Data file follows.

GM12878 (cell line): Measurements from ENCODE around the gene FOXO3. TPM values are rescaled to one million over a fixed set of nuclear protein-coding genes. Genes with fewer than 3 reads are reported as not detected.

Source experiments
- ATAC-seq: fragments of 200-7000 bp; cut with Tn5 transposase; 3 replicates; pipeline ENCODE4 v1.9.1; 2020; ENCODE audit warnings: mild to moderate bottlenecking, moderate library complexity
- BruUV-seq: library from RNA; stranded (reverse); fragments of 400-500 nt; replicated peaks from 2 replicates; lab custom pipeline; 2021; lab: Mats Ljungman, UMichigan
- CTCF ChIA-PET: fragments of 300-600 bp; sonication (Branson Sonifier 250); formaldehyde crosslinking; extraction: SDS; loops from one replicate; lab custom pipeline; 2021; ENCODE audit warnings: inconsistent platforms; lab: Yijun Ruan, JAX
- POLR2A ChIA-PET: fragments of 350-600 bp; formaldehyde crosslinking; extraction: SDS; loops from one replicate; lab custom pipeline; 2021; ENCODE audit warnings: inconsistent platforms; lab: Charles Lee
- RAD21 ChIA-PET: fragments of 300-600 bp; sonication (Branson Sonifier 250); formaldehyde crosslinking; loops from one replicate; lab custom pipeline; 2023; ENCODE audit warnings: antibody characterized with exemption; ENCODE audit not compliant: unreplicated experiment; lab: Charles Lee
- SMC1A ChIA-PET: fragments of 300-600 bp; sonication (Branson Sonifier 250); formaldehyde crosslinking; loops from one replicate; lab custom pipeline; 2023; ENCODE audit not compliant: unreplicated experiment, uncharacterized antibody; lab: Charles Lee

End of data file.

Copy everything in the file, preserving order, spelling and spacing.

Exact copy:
GM12878 (cell line): Measurements from ENCODE around the gene FOXO3. TPM values are rescaled to one million over a fixed set of nuclear protein-coding genes. Genes with fewer than 3 reads are reported as not detected.

Source experiments
- ATAC-seq: fragments of 200-7000 bp; cut with Tn5 transposase; 3 replicates; pipeline ENCODE4 v1.9.1; 2020; ENCODE audit warnings: mild to moderate bottlenecking, moderate library complexity
- BruUV-seq: library from RNA; stranded (reverse); fragments of 400-500 nt; replicated peaks from 2 replicates; lab custom pipeline; 2021; lab: Mats Ljungman, UMichigan
- CTCF ChIA-PET: fragments of 300-600 bp; sonication (Branson Sonifier 250); formaldehyde crosslinking; extraction: SDS; loops from one replicate; lab custom pipeline; 2021; ENCODE audit warnings: inconsistent platforms; lab: Yijun Ruan, JAX
- POLR2A ChIA-PET: fragments of 350-600 bp; formaldehyde crosslinking; extraction: SDS; loops from one replicate; lab custom pipeline; 2021; ENCODE audit warnings: inconsistent platforms; lab: Charles Lee
- RAD21 ChIA-PET: fragments of 300-600 bp; sonication (Branson Sonifier 250); formaldehyde crosslinking; loops from one replicate; lab custom pipeline; 2023; ENCODE audit warnings: antibody characterized with exemption; ENCODE audit not compliant: unreplicated experiment; lab: Charles Lee
- SMC1A ChIA-PET: fragments of 300-600 bp; sonication (Branson Sonifier 250); formaldehyde crosslinking; loops from one replicate; lab custom pipeline; 2023; ENCODE audit not compliant: unreplicated experiment, uncharacterized antibody; lab: Charles Lee